The Step No Writer Can Afford to Skip

I really messed up a few weeks ago …

I had a great project, and I was really excited about it. The product was an informational program. I read the entire thing — twice.

When I was finished, I felt like I really understood the product. I was personally excited about the benefits because I was a potential buyer of the program. I got so excited that I dove right in to writing.

Then, I submitted the first draft and waited …

The feedback was not good.

The Big Idea I had come up with — the one I was so excited about — didn’t match the product well enough. And, to make matters worse, I didn’t have any evidence to back up my claims that the product would work.

I had to start over — at the very beginning.

In fact, I had to start with Step One: Research your product.

I know how important research is, but I let my excitement rule my writing. I didn’t follow the basics — or the foundation — of writing great copy.

A good indication that you’re skipping the basics is sitting down to write without reviewing what makes great copy great …

Like Michael Jordan said, “The minute you get away from fundamentals — whether it’s proper technique, work ethic, or mental preparation — the bottom can fall out of your game, your schoolwork, your job, whatever you’re doing.”

No wonder my first draft stank.

After I started over, and with a lot of help from my friends, I was able to finish the project with great feedback.

Since then, to make sure this doesn't happen again, I’ve gone “back to the basics.” I’ve studied up on all those things we can’t afford to forget — or ignore — no matter how long we've been copywriters.

Tomorrow we’ll talk about why great research is the foundation of great copy.

What are the biggest lessons you've learned from your mistakes? Go here to join the discussion.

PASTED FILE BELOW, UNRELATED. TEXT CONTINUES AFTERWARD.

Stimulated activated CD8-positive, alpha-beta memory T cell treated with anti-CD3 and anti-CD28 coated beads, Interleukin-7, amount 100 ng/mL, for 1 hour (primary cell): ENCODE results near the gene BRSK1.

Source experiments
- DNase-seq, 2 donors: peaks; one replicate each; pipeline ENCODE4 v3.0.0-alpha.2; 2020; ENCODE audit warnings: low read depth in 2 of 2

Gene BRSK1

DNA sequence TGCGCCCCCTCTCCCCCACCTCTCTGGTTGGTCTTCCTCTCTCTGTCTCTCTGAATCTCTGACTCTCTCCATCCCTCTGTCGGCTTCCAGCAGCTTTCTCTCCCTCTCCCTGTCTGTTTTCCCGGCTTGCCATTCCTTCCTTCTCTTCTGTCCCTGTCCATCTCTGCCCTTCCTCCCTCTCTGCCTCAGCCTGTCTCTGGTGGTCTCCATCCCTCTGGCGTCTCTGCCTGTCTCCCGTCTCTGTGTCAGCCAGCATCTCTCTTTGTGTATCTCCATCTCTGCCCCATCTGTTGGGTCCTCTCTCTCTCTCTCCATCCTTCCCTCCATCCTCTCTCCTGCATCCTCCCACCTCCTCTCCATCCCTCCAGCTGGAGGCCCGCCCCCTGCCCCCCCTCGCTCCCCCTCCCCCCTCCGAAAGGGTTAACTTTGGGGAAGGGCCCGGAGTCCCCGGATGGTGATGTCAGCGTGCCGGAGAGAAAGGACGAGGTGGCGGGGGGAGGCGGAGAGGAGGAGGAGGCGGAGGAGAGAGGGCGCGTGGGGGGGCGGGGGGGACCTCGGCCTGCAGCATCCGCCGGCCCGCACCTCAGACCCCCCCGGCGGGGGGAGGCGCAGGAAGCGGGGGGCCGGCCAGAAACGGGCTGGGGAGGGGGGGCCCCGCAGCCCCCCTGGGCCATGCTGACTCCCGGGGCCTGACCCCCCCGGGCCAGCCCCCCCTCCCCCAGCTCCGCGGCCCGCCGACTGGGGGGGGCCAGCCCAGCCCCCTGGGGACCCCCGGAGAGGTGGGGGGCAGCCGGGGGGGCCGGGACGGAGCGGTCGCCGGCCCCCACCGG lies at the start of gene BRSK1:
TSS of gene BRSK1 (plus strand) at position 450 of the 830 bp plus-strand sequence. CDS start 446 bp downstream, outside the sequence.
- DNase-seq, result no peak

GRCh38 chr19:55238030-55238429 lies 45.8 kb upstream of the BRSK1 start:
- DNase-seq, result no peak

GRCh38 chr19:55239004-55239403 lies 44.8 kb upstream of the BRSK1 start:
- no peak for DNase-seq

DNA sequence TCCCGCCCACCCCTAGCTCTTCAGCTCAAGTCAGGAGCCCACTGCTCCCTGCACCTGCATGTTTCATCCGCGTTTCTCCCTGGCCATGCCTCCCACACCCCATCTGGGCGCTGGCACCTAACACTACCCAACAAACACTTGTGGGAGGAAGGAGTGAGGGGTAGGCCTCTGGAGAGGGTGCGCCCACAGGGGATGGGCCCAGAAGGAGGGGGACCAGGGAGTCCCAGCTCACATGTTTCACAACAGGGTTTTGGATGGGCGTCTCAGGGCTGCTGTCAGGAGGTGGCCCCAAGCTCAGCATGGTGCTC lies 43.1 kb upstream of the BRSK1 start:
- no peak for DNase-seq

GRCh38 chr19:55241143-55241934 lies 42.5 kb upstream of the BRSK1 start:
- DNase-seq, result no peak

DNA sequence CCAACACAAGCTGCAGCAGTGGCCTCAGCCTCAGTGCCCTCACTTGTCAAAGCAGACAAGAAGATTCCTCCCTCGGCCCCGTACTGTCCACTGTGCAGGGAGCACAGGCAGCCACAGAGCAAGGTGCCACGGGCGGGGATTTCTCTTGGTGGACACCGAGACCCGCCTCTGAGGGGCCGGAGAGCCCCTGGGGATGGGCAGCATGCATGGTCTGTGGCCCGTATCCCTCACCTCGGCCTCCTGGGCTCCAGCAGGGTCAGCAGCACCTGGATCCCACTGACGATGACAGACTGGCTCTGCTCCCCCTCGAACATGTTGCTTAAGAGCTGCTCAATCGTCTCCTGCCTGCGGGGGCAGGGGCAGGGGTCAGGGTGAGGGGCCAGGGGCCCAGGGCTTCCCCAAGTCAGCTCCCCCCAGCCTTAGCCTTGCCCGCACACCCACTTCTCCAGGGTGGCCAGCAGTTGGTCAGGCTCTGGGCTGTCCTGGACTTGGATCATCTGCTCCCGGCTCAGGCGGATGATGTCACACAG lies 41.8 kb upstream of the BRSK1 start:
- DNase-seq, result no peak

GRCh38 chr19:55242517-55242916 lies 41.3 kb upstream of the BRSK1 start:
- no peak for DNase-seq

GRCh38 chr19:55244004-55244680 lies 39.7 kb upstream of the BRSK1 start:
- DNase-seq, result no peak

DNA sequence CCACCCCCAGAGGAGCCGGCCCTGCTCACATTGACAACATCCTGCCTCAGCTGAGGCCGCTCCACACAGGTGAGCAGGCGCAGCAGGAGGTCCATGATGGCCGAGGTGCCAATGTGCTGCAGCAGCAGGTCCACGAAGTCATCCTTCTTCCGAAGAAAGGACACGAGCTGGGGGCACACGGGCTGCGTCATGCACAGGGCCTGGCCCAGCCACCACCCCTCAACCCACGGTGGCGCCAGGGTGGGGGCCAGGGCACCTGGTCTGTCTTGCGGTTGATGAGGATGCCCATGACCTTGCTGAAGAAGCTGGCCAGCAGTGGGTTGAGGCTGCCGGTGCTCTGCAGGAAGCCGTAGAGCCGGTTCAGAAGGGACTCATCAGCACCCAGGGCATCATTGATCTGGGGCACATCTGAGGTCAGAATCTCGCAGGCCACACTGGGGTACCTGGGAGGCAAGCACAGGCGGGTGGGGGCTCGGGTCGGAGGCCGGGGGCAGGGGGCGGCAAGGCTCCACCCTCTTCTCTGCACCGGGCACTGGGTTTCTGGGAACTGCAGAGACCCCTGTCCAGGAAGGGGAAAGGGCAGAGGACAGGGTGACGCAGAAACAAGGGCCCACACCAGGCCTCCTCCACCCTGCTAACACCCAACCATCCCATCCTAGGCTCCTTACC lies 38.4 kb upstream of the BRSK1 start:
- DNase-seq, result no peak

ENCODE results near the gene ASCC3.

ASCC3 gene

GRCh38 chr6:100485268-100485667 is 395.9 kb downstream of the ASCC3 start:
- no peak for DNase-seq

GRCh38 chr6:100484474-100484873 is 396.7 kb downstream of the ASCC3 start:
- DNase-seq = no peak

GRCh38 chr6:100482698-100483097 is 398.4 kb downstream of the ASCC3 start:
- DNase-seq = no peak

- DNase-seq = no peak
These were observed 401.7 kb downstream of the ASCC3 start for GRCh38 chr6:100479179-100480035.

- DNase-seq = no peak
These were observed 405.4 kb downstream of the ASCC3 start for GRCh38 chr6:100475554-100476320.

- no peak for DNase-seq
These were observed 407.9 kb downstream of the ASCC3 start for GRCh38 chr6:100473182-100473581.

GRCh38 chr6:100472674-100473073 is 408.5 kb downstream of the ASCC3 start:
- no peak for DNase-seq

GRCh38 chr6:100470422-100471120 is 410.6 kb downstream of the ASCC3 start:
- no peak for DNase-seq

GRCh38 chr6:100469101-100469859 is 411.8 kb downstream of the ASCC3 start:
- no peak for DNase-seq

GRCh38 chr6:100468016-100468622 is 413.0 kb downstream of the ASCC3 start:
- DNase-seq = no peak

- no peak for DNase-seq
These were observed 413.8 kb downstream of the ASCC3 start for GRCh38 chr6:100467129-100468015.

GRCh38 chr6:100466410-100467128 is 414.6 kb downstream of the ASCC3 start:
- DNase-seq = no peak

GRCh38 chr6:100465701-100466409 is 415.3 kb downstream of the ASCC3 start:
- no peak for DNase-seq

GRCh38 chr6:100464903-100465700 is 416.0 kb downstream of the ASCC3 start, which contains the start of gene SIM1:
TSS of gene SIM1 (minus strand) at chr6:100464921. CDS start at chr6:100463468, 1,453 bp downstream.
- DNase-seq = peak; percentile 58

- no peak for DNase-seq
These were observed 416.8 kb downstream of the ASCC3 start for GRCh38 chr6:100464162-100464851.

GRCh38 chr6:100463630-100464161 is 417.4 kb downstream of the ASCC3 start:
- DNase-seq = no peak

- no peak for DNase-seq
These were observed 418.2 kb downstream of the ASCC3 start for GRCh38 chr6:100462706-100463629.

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Published: May 20, 2013

4 Responses to “The Step No Writer Can Afford to Skip ”

  1. My biggest mistake wasn't lack of research. It was lack of focus. Instead of making my readers the center of attention, I concentrated on myself. And like you, my first draft got raked over the coals. Message received. Lesson learned.

    Here's lesson number 2: don't ask your former clients for available work empty-handed. That's the "book answer". Instead, come to the table with your own ideas. You'll make the editor's job much easier while you stand out from the crowd.

    Nicely done, Christina!

    RNin2013May 20, 2013 at 8:19 am

  2. My biggest mistake came early in my writing career when I didn't make my fee schedule clear - and ended up getting shafted by the client.

    But I wanted to comment on research. As a health writer, research is invaluable. Not only does it give me the facts, statistics and studies I need to prove the product's claims - but it's usually during research that I discover the theme of the project. Looking forward to reading what you have to say about it in your next article. :-)

    Guest (Deanna)May 20, 2013 at 12:30 pm

  3. Can I add how I appreciate the candor of Christina in writing this article -- and the other Comment writers (so far) for sharing their own 'mistakes'.

    I'm new to copywriting and these stories provide terrific encouragement.

    Mike SearlesMay 21, 2013 at 6:29 am

  4. I was too familiar with the product as I have been selling it for two years. Therefore I tried to "sell" every single feature/benefit. That left my letter scattered, unfocused. Just like you I had to go back to basics and find the true focus for the letter. I think the new version is dramatically better. I'll see how it performs shortly.

    Thanks for the reinforcement of lessons learned (and occasionally forgotten).

    Drjay51May 21, 2013 at 2:08 pm


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